Take it one step further, when we ask Hashem to put the words in our mouths. Not only are we not fighting the battle, not only are we not praying with our own words to Hashem, but we’re asking Hashem to put the words in our mouth, so He can hear our prayers and fight the battles for us. Instead of feeling small, and asking why does He go through all the hassle, think about the following: Hashem wants our success so much that He is willing to do (almost) anything to bring it about. Yes it’s kind of a circle, going from Him to Himself, but He wants our minimal involvement. So what that we’re not hitting the home-run, and we’re just giving the batter his bat. So what? He wants us to give him His bat. Give it to him. Give him the bat! Let him knock it out of the park. Even the bat boy celebrates the game winner.

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Uman recovery 101

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This is how I feel today. Totally strung out! Uman Rosh Hashana was so uplifting and memorable, I hope to write about it more over the next month. But today, after a week of singing and dancing with almost no sleep, my body is on strike, my mind is foggy and my heart is closed.

But you know what? I’m not worried.

Rebbe Nachman says (Torah 6) “Whoever wants to come back to Hashem, has to be a בקי בהלכה (an expert navigator), where nothing in the world can make him fall or distance him, whether he’s feeling high or low. Because even in those low places, Hashem can still be found”.

In the Maariv prayer, we ask Hashem והסר שטן מלפנינו ומאחרינו (remove the Satan from before us and from behind us). The Satan, of course, stands in the way of us performing mitzvos, so we ask Hashem to “remove him from before us”, so that we can pass thru and perform the mitzvah. But what’s the meaning of the Satan behind us? It’s equally important to know that after you come close to Hashem, you will experience a fall. This time the Satan strikes from behind, after the mitzvah, making you regret it, or question if you really benefitted at all from the experience.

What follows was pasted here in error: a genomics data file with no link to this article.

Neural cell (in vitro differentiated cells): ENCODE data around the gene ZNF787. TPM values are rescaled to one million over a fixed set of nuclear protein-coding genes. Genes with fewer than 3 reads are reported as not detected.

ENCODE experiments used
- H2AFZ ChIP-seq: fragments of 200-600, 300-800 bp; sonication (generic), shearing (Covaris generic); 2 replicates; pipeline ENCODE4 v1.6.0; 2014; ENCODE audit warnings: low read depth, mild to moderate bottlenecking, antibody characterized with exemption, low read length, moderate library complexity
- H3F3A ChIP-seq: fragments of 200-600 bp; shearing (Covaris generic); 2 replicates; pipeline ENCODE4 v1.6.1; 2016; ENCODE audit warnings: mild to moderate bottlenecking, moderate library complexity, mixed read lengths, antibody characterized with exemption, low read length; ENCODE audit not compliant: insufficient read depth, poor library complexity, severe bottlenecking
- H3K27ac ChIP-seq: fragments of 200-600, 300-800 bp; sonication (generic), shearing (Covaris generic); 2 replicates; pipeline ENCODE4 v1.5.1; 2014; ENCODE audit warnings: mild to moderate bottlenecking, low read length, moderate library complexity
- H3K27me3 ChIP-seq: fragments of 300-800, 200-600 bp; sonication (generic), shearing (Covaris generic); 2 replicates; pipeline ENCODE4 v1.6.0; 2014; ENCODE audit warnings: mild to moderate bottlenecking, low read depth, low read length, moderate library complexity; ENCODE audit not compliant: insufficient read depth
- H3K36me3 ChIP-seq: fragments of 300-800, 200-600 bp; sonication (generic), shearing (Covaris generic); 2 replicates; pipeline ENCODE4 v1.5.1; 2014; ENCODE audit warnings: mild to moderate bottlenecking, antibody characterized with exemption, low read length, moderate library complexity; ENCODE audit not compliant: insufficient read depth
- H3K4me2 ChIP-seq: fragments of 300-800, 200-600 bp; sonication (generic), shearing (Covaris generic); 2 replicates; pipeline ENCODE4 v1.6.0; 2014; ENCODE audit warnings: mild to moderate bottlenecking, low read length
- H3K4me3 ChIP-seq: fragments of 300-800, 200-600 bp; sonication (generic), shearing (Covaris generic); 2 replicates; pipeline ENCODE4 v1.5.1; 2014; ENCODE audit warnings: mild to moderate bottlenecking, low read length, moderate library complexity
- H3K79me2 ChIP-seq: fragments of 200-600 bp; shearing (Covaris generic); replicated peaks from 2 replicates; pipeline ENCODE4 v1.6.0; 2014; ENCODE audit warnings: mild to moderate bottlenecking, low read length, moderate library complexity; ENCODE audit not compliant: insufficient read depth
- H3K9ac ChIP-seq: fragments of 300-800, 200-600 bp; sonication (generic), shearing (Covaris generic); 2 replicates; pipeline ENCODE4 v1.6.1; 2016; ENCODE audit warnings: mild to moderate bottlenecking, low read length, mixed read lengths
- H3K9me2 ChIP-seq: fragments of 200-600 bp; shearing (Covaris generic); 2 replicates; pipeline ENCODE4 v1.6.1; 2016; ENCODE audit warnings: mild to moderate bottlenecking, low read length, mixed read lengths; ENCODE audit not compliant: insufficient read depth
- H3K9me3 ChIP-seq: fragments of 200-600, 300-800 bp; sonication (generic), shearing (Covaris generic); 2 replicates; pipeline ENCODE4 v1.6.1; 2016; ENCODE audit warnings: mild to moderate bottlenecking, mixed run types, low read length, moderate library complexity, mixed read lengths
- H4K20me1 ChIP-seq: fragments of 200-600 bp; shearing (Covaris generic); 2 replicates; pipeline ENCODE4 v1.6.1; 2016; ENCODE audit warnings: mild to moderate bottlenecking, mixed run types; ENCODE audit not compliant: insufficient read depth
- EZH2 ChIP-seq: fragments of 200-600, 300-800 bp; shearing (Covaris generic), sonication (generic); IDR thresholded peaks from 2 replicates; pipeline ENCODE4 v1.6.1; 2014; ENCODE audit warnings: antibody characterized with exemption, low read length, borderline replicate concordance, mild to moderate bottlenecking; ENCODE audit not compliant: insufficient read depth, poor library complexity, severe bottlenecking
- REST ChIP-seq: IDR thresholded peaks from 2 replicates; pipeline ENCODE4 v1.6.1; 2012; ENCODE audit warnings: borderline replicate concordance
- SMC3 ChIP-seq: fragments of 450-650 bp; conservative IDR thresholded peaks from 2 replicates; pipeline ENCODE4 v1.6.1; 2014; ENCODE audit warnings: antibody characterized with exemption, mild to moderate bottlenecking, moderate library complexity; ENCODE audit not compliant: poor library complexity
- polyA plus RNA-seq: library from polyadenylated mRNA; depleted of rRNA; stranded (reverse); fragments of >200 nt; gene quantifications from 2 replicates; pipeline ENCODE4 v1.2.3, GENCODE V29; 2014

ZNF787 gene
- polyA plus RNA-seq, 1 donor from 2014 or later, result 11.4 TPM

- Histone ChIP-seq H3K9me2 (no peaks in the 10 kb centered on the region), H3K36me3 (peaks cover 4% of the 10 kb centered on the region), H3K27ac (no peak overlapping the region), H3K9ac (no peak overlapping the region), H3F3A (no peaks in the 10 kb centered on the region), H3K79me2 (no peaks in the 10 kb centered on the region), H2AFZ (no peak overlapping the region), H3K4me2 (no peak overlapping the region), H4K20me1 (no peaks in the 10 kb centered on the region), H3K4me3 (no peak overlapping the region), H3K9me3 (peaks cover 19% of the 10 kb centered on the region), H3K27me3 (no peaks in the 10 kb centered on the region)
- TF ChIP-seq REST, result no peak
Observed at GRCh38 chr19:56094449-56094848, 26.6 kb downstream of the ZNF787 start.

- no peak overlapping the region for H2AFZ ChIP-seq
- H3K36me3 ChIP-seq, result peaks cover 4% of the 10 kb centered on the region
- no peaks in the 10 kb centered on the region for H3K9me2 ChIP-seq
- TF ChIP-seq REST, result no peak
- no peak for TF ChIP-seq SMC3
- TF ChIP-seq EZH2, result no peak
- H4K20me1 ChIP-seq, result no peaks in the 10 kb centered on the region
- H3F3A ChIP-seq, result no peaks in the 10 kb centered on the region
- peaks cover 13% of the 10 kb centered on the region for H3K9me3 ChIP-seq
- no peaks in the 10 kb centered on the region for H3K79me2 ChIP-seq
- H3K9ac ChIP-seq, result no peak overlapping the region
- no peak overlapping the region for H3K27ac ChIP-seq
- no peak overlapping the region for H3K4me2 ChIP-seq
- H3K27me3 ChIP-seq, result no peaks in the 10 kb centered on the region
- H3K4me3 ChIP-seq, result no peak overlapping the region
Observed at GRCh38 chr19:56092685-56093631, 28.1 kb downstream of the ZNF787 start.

The solution is to just sit with it. Today’s “Recovery Day”. Yes, it’s the ten days of Teshuva and we want to take advantage of this opportune time to connect, but don’t crack under the pressure and feel bad about yourself. This low is also part of the equation. Don’t be phased by the numbness. Be a בקי בהלכה and wait happily until the next good wave.

<> on May 15, 2015 in Rio de Janeiro, Brazil.

The courage to have faith

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"עַל כֵּן יַעֲזָב אִישׁ אֶת אָבִיו וְאֶת אִמּוֹ, וְדָבַק בְּאִשְׁתּוֹ וְהָיוּ לְבָשָׂר אֶחָד"
So therefore, a man should leave his father and mother and 
cling to his wife; and they will be as one flesh

In Giluach 4:7, Reb Nosson explains this famous verse allegorically: His father and mother are the kabbalistic emanations of wisdom. Father represents חכמה, or knowledge, and mother represents בינה, or understanding. A person needs to abandon all static, intellectual exercises and cleave only to his wife, who represents the aspect of holy faith. Because the essential revelation of the truest truth (עִקַּר הִתְגַּלּוּת אֲמִתַּת הָאֱמֶת), is when ‘they will be as one flesh,’ when truth and faith unite in the most complete way.

Rabbi Leibish Hundert made a brilliant inference here in Reb Nosson’s words. “Exercising only one’s intellectual faculty is akin to returning to one’s father and mother, as opposed to the daring and less certain act of creating one’s own life with his wife, who represents faith. All of the intellectual constructions out there (חכמות) are at the end of the day static formulations within which the real self can hide and avoid the challenge of an experiential growth and dynamism found in a mysterious relationship with the Divine. The moment one hides is the moment where he lacks faith in himself. It is in that moment of hiding that the fancy constructions become more important than the journey of the self, because one has lost faith that one’s journey is of significant importance. On the other hand, making faith an integral part of one’s cognition of Torah ideas, (which is what Reb Nosson is suggesting above), will lend the crucial dimension of dynamism to one’s life of religious growth, relinquishing one’s ownership of the idea and allowing it to be alive and change, as in a living relationship with a spouse”.

It’s scary to be unique and creative, especially for an observant Jew, who’s used to following a script for everything. It’s frightening to proceed based on just faith. But that’s why everything comes down to just believing, וְצַדִּיק בֶּאֱמוּנָתוֹ יִחְיֶה. All Hashem wants is for us to leave our comfort zone and make a small move towards him. And then we can reach the highest places, וְהָיוּ לְבָשָׂר אֶחָד.

 

Bigger than you know

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I look so small against those tall trees, don’t I?